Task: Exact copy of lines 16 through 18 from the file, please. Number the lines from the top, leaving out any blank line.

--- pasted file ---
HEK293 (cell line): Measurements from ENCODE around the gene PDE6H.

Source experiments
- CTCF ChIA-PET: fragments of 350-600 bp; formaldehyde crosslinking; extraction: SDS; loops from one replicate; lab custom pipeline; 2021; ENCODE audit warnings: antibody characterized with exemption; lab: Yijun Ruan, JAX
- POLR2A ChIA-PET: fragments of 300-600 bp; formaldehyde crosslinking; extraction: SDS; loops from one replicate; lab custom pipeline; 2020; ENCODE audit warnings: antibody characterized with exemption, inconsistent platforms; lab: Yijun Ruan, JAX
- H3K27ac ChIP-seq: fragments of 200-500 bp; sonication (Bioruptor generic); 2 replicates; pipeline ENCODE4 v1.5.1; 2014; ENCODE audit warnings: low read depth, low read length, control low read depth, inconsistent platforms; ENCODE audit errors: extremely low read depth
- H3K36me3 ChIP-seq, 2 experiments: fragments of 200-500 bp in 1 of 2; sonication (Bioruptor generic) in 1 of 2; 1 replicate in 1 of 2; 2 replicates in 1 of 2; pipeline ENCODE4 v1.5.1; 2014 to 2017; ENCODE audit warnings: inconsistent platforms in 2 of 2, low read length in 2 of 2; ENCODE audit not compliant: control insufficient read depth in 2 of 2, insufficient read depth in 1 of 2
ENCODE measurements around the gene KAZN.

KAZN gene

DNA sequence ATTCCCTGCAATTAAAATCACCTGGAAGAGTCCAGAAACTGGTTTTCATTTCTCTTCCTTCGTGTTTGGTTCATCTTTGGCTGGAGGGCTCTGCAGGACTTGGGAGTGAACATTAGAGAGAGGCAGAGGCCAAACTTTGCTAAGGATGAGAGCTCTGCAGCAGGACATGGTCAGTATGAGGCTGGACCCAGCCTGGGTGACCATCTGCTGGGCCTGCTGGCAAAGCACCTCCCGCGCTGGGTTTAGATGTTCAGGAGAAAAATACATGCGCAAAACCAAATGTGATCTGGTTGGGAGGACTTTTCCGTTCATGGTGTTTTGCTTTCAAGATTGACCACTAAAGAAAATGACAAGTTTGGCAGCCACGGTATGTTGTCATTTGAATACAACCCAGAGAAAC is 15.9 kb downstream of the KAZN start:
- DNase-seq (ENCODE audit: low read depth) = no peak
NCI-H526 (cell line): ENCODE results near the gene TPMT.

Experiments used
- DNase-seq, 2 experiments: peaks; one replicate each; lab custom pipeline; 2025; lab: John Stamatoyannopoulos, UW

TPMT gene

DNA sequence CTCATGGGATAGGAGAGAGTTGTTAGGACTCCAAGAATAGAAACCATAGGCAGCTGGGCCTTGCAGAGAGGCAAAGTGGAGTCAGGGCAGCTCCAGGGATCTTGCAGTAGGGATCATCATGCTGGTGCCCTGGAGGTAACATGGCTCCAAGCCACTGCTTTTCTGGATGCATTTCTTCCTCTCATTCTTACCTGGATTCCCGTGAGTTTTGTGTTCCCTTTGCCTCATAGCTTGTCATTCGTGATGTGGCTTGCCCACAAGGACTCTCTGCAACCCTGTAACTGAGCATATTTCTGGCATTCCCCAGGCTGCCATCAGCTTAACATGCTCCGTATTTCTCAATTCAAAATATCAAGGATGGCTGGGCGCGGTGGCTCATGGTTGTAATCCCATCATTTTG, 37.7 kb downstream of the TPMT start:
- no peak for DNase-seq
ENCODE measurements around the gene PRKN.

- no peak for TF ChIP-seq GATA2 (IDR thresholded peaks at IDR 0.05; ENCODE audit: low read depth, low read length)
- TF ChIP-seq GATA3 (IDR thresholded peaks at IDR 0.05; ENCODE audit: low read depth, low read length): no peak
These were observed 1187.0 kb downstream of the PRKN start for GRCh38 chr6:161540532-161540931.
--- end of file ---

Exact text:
- no peak for DNase-seq
ENCODE measurements around the gene PRKN.

- no peak for TF ChIP-seq GATA2 (IDR thresholded peaks at IDR 0.05; ENCODE audit: low read depth, low read length)